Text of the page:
Skip to Content, Navigation, or Footer.
Logo of The Middlebury Campus
Tuesday, Dec 7, 2021

Reel Critic: “The French Dispatch”

French Dispatch
French Dispatch

Enter the latest addition to the weird and whimsical world of Wes Anderson films: “The French Dispatch of the Liberty, Kansas Evening Sun,” an ode to outpost journalism from the 20th century. With style to spare, “The French Dispatch” is an ambitious film, boasting an impressive ensemble cast, three unique stories and plenty of the quirky elements typical of Anderson’s filmography. 

The French Dispatch is a newspaper run by the stern Arthur Howitzer Jr. (Bill Murray) until a heart attack results in his untimely death. Per his request, a final issue of the paper will run with three stories and an obituary. First, viewers are introduced through the “local color” section of the paper to the seedy but charming setting of the film, the fictional city of Ennui (which cleverly translates to “boredom”). Traveling cyclist Herbsaint Sazerac (Owen Wilson) is our guide through this grimy city, describing the past and present histories of Ennui and how little has changed over the decades. Moviegoers start to piece together a mental map of the city and its neighborhoods — for example, the young revolutionary students flock to Flop Quarter, which reappears later in the film as a central setting for the second story. Anderson takes the time to firmly orient the film in a place that seems almost real, and rich with personality and history with a touch of weirdness. 

This anthology film is framed as the final edition of the newspaper, as moviegoers watch three stories, one each from the arts, politics and dining section of the paper. The first story, “The Concrete Masterpiece,” written by J.K.L. Berensen (Tilda Swinton), revolves around a tortured artist in jail (Benicio del Toro), his prison guard muse (Léa Seydoux) and the art dealer looking to strike it rich (Adrien Brody). In the second story, “Revisions to a Manifesto,” Lucinda Krementz (Frances McDormand) finds herself involved with Zeffirelli, an impassioned young revolutionary (Timothée Chalamet, in a role written specifically for him). Finally in the last story, “The Private Dining Room of a Police Commissioner,” viewers follow a James Baldwin-inspired reporter, Roebuck Wright (Jeffrey Wright), while he helps a police commissioner track down his abducted son over an elegant dinner prepared by a renowned chef. 

From the main ensemble to the variety of cameos (including brief appearances from Elisabeth Moss and Saoirse Ronan), the casting is simply stellar. Murray’s presence looms over the film, especially as he passes along his comedic principle advice for reporters: “Just try to make it sound like you wrote it that way on purpose.” 

Your enjoyment of the film will most likely hinge on whether or not you enjoy Anderson’s idiosyncratic style, which includes dollhouse-like sets, symmetrical shots, animation scenes, playful camera movements, deadpan humor and limited color palettes. With Anderson, you will never forget that you are watching a movie, and while these elements can be delightful, they can also be a little overwhelming — as was the unnecessary amount of female nudity.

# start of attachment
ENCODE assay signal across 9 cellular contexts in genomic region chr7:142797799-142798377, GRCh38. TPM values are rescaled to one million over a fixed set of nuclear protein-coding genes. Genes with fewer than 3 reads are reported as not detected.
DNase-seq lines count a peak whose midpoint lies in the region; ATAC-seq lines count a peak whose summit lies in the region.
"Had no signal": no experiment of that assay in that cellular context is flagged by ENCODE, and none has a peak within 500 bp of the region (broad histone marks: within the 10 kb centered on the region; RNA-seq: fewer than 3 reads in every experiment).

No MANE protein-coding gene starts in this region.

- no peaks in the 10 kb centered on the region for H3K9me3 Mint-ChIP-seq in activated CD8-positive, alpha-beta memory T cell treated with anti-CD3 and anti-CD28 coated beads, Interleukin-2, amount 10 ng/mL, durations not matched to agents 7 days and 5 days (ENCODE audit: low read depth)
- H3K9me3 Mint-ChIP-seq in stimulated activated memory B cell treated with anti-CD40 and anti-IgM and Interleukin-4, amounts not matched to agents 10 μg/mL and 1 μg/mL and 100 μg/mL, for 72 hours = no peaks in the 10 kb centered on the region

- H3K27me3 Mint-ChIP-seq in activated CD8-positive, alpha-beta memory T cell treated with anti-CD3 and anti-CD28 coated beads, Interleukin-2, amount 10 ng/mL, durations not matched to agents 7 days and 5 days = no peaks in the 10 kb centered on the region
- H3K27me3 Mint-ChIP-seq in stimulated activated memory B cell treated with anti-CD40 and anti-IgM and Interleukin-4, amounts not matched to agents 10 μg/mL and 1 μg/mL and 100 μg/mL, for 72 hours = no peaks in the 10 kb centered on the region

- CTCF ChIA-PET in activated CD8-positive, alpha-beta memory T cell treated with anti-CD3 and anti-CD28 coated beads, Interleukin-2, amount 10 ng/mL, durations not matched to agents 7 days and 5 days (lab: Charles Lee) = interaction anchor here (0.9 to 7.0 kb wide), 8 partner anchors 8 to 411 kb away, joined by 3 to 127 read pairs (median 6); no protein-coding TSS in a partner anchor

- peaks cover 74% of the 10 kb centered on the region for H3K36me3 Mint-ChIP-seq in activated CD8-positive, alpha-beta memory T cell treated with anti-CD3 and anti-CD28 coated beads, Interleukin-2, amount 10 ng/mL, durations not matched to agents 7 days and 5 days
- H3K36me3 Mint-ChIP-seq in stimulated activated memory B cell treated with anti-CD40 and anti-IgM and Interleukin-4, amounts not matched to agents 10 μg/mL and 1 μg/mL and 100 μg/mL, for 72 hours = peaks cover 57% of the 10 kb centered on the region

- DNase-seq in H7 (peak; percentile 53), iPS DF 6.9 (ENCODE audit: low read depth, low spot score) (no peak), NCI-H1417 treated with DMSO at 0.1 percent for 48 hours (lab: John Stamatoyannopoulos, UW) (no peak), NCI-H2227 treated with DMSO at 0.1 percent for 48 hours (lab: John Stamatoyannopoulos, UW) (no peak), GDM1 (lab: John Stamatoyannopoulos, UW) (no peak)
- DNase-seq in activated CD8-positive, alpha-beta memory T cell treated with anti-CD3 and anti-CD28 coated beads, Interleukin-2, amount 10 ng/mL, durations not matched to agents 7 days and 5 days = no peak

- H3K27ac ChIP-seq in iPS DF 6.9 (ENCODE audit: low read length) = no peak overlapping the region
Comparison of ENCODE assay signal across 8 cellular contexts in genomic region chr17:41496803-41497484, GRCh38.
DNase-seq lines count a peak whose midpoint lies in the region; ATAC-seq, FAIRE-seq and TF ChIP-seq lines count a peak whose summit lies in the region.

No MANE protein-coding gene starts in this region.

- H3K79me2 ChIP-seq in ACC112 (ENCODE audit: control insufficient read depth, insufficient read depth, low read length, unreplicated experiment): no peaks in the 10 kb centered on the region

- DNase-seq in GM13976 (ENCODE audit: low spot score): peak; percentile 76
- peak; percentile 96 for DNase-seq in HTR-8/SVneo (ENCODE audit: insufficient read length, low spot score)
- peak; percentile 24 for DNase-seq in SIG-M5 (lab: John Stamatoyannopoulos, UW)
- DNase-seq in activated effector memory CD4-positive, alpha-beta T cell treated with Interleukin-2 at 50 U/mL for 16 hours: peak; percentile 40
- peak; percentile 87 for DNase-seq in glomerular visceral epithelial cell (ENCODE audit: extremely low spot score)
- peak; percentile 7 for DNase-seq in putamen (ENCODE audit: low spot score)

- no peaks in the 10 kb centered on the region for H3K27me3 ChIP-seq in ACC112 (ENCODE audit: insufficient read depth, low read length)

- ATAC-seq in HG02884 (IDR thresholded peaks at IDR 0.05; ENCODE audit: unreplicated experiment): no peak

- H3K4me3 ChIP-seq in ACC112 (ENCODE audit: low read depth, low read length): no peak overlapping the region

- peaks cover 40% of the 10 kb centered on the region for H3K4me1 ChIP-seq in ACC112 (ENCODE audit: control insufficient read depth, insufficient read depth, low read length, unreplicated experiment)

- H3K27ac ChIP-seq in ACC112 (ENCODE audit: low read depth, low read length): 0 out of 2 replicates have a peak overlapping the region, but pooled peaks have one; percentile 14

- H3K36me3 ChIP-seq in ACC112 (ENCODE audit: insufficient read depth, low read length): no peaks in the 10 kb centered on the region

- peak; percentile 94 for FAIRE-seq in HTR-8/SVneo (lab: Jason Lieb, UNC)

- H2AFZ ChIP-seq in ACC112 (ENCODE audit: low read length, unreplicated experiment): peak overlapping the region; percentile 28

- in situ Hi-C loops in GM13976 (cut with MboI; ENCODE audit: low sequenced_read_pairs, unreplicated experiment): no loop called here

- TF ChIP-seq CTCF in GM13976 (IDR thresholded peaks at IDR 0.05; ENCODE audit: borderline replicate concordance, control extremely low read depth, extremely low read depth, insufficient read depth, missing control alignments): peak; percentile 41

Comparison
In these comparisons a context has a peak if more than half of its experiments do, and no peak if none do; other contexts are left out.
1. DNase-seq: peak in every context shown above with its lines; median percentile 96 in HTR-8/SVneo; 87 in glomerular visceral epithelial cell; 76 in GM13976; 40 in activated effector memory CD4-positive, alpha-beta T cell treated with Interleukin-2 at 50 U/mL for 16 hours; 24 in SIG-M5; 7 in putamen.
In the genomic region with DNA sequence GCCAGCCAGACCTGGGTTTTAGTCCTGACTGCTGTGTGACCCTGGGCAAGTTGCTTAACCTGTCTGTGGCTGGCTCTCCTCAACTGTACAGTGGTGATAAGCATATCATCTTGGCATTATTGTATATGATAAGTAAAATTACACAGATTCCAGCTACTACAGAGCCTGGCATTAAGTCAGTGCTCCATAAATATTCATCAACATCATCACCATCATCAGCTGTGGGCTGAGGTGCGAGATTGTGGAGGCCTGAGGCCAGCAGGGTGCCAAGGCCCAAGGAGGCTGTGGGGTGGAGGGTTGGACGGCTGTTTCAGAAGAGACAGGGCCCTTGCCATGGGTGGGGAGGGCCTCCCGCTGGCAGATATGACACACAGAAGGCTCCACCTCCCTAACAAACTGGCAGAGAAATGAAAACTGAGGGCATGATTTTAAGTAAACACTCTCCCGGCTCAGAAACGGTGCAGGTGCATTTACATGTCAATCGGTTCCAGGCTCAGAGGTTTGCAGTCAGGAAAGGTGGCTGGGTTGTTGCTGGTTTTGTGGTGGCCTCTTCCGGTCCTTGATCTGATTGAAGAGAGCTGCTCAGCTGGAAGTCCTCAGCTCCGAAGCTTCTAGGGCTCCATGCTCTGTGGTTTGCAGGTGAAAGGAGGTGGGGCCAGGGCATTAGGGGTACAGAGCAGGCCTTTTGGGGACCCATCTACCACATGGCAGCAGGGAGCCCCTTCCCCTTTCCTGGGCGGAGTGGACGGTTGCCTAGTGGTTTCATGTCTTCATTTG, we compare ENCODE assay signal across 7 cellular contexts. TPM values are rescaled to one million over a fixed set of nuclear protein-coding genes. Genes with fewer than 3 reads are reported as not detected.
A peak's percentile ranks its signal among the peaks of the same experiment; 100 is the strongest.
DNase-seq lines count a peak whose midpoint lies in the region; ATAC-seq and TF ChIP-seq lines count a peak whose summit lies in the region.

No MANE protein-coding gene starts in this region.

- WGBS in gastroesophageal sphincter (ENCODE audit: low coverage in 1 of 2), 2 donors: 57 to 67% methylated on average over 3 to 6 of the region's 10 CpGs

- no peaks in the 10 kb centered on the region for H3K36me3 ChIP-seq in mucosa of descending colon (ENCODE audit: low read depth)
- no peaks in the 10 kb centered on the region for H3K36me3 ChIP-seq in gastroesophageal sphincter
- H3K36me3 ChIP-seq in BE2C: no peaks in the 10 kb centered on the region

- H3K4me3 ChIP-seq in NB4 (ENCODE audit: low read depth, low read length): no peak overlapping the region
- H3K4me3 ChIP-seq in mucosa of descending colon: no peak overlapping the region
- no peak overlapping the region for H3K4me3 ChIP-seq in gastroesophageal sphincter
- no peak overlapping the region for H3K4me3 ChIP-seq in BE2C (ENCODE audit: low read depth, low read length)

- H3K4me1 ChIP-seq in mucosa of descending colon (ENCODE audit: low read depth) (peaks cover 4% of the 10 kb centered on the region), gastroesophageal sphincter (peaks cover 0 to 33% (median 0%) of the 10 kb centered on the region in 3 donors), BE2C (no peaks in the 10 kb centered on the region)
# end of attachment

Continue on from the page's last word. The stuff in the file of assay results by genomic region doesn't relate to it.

You can’t just kick back and turn on “The French Dispatch” as background noise; you need to be plugged in to follow the intricately framed narrative, the cast of colorful characters and the fast-moving plots. Look away for too long, and you’ll miss one of the important subtitled French conversations, which pepper the film. It is clear that Anderson had a very ambitious vision for this film, and he jam-packed it with artistic elements. Under so much style, there is an emotional core to these stories. The art created by the murderous painter is a fresco, stuck on the prison walls and not to be shared with others, so the critic must appreciate them for what they are rather than a profit. Despite disagreements over how to run a revolution, Lucinda encourages Zeffirelli to seize young love while it lasts. “The Private Dining Room of a Police Commissioner” ends the movie with a note of tenderness as a father and son reunite. Ultimately, there is the overarching love of the reporters’ curiosity and desire to explore and share these stories. The film ends with the staff preparing the final issue of The French Dispatch; a solemn comment about the seemingly bleak future of print magazines and newspapers. 

The beauty of “The French Dispatch” is in how these strangely touching stories are wrapped into such a whimsical package. This is Anderson’s nostalgic love letter to ex-pat journalism, and while it may not win him many new fans, it will please writers and cinephiles alike.

Charlie Keohane

Charlie Keohane ‘24 is an Editor at Large.

She previously served as SGA Correspondent and a Senior Writer.

Keohane is undeclared but is planning to study environmental studies,  creative writing, and psychology. She is also a member of the women’s  track and field team and a radio host on WRMC. This past summer, she  interned at the Middlebury Admissions Office and now spends her free  time hiking, sending snail mail, and FaceTiming her rescue dog, Poppy.